The issue of toilets and what to do with used toilet paper can cause confusion. In general, if there’s a wastepaper basket next to the toilet, that is where the toilet paper goes (many sewage systems cannot handle toilet paper). If there’s no basket, flush paper down the toilet.
Toilet paper is usually provided though it’s wise to keep a stash of your own while on the move.
There are still some squat toilets in public places and out in the countryside.
The scarcity of public toilets is more of a problem for women than for men. Vietnamese men often urinate in public. Women might find roadside toilet stops easier if wearing a sarong. You usually have to pay a few dong to an attendant to access a public toilet.
Insurance is a must for Vietnam, as the cost of major medical treatment is prohibitive. A travel insurance policy to cover theft, loss and medical problems is the best bet.Some insurance policies specifically exclude such ‘dangerous activities’ as riding motorbikes, diving and even trekking....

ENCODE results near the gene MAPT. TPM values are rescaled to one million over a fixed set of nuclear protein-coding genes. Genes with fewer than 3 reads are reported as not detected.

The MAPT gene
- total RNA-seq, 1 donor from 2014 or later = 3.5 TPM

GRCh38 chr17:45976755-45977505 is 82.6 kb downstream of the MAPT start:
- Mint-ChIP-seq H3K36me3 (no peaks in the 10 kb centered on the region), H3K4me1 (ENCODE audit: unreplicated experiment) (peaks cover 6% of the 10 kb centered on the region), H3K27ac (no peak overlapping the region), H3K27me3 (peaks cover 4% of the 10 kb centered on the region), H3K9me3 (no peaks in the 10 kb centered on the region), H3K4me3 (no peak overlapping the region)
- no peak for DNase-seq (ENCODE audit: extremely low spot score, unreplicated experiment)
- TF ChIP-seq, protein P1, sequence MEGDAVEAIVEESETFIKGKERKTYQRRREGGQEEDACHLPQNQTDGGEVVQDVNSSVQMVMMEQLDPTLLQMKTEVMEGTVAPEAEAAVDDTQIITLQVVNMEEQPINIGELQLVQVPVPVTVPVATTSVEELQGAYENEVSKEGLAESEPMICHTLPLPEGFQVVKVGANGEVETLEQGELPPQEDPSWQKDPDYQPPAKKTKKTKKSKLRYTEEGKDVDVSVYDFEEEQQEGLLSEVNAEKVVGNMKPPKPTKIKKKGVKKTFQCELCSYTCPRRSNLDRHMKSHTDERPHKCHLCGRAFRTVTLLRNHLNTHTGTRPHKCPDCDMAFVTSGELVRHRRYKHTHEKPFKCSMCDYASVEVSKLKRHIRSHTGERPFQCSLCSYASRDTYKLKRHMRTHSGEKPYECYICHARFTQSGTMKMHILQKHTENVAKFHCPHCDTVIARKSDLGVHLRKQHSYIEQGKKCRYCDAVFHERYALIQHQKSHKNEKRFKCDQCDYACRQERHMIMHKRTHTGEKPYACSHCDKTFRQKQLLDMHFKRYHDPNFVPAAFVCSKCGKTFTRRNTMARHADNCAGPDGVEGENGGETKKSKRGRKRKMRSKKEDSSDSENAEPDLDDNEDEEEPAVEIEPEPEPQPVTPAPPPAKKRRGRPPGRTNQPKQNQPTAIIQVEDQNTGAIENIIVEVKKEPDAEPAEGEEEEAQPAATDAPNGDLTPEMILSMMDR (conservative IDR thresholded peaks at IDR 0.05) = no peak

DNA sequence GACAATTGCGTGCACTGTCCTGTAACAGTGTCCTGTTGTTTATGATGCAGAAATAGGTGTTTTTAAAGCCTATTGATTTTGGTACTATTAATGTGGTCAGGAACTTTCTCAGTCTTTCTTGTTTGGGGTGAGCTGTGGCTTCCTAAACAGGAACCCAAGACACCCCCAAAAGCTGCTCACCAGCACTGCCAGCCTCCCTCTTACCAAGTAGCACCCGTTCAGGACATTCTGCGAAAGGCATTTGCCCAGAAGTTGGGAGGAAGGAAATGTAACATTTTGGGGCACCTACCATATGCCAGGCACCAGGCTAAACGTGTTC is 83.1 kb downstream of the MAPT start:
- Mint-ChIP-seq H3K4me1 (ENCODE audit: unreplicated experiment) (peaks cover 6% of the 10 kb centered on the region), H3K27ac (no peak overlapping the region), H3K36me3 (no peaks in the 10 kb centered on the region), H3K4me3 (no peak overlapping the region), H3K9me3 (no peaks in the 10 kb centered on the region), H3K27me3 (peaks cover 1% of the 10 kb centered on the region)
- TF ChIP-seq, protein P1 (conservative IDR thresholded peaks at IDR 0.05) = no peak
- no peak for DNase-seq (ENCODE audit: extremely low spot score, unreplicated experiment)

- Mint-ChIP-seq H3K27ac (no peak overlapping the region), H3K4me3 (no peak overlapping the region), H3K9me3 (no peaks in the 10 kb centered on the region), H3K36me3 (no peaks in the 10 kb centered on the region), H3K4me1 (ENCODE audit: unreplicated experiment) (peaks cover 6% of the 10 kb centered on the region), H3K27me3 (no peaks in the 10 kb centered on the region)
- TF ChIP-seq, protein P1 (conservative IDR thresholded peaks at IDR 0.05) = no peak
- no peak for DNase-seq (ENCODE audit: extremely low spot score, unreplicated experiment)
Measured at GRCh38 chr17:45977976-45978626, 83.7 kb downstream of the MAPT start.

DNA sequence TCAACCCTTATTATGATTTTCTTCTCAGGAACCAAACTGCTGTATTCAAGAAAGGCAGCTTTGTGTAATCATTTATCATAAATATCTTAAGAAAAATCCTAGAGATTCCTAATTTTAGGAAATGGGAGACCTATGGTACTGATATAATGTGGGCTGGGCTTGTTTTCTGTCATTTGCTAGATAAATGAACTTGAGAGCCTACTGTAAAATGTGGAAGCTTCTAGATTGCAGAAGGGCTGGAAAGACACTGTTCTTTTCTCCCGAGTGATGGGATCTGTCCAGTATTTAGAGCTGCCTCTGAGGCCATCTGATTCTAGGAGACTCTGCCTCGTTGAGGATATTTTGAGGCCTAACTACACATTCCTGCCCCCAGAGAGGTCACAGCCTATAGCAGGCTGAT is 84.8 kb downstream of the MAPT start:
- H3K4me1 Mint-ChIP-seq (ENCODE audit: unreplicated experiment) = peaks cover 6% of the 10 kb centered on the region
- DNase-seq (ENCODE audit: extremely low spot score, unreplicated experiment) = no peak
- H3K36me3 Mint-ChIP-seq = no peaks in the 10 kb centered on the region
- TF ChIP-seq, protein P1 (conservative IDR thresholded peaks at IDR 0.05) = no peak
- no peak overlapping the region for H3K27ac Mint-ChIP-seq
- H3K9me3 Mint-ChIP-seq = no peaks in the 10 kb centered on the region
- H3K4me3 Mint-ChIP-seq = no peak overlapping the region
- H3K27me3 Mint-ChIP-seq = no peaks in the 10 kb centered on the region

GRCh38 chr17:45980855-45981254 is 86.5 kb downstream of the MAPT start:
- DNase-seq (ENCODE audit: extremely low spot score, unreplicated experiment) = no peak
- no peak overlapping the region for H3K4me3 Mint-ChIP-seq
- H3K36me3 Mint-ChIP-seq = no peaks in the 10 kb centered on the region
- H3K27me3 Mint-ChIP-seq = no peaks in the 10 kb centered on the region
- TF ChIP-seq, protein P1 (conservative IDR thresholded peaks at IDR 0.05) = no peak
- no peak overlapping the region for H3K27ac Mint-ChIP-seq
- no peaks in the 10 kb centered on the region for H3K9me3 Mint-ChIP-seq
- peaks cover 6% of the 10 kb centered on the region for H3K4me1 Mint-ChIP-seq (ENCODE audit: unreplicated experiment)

All in all, Vietnam is an extremely safe country to travel in.
The police keep a pretty tight grip on social order and there are rarely reports of muggings, robberies or sexual assaults.
Scams and hassles do exist, particularly in Hanoi, HCMC and Nha Trang (and to a lesser degree in Hoi An).